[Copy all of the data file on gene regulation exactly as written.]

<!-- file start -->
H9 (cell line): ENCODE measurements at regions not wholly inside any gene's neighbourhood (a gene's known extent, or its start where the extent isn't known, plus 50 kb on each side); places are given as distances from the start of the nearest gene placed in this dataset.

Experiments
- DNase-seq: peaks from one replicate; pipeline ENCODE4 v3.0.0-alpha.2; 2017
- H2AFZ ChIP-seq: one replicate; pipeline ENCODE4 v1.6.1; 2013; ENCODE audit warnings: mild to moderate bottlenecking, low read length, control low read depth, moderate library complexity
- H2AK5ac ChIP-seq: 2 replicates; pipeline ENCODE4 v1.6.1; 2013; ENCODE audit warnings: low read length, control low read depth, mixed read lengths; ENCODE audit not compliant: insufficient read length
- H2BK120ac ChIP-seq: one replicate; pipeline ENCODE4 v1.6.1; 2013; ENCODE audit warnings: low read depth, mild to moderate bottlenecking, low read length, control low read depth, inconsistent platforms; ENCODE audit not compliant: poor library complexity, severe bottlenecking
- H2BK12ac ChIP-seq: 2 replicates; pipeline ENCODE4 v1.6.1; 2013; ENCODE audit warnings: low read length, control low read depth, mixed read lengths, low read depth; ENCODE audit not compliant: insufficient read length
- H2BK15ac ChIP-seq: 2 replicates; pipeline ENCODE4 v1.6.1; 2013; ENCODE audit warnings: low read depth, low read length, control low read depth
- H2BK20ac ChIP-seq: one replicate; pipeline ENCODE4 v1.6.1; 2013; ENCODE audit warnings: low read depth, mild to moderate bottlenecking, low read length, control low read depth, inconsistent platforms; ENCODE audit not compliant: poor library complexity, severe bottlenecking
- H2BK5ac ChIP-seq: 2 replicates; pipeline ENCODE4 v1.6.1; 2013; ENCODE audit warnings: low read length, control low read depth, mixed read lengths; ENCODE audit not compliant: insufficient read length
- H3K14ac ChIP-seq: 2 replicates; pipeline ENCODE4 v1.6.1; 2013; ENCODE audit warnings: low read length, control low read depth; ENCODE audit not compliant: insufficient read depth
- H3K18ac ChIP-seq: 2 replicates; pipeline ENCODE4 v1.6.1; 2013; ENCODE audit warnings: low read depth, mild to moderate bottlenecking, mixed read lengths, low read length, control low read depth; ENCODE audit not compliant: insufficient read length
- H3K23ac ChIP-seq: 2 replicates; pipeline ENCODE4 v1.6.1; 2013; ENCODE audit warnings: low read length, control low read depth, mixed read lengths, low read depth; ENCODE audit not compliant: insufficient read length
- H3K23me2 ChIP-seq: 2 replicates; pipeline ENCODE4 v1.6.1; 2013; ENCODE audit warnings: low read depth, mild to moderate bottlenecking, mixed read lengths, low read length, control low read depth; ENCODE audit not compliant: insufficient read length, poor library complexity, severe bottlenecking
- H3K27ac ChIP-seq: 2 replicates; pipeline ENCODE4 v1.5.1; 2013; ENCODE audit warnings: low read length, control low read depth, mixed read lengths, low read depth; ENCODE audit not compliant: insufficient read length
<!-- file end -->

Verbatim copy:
H9 (cell line): ENCODE measurements at regions not wholly inside any gene's neighbourhood (a gene's known extent, or its start where the extent isn't known, plus 50 kb on each side); places are given as distances from the start of the nearest gene placed in this dataset.

Experiments
- DNase-seq: peaks from one replicate; pipeline ENCODE4 v3.0.0-alpha.2; 2017
- H2AFZ ChIP-seq: one replicate; pipeline ENCODE4 v1.6.1; 2013; ENCODE audit warnings: mild to moderate bottlenecking, low read length, control low read depth, moderate library complexity
- H2AK5ac ChIP-seq: 2 replicates; pipeline ENCODE4 v1.6.1; 2013; ENCODE audit warnings: low read length, control low read depth, mixed read lengths; ENCODE audit not compliant: insufficient read length
- H2BK120ac ChIP-seq: one replicate; pipeline ENCODE4 v1.6.1; 2013; ENCODE audit warnings: low read depth, mild to moderate bottlenecking, low read length, control low read depth, inconsistent platforms; ENCODE audit not compliant: poor library complexity, severe bottlenecking
- H2BK12ac ChIP-seq: 2 replicates; pipeline ENCODE4 v1.6.1; 2013; ENCODE audit warnings: low read length, control low read depth, mixed read lengths, low read depth; ENCODE audit not compliant: insufficient read length
- H2BK15ac ChIP-seq: 2 replicates; pipeline ENCODE4 v1.6.1; 2013; ENCODE audit warnings: low read depth, low read length, control low read depth
- H2BK20ac ChIP-seq: one replicate; pipeline ENCODE4 v1.6.1; 2013; ENCODE audit warnings: low read depth, mild to moderate bottlenecking, low read length, control low read depth, inconsistent platforms; ENCODE audit not compliant: poor library complexity, severe bottlenecking
- H2BK5ac ChIP-seq: 2 replicates; pipeline ENCODE4 v1.6.1; 2013; ENCODE audit warnings: low read length, control low read depth, mixed read lengths; ENCODE audit not compliant: insufficient read length
- H3K14ac ChIP-seq: 2 replicates; pipeline ENCODE4 v1.6.1; 2013; ENCODE audit warnings: low read length, control low read depth; ENCODE audit not compliant: insufficient read depth
- H3K18ac ChIP-seq: 2 replicates; pipeline ENCODE4 v1.6.1; 2013; ENCODE audit warnings: low read depth, mild to moderate bottlenecking, mixed read lengths, low read length, control low read depth; ENCODE audit not compliant: insufficient read length
- H3K23ac ChIP-seq: 2 replicates; pipeline ENCODE4 v1.6.1; 2013; ENCODE audit warnings: low read length, control low read depth, mixed read lengths, low read depth; ENCODE audit not compliant: insufficient read length
- H3K23me2 ChIP-seq: 2 replicates; pipeline ENCODE4 v1.6.1; 2013; ENCODE audit warnings: low read depth, mild to moderate bottlenecking, mixed read lengths, low read length, control low read depth; ENCODE audit not compliant: insufficient read length, poor library complexity, severe bottlenecking
- H3K27ac ChIP-seq: 2 replicates; pipeline ENCODE4 v1.5.1; 2013; ENCODE audit warnings: low read length, control low read depth, mixed read lengths, low read depth; ENCODE audit not compliant: insufficient read length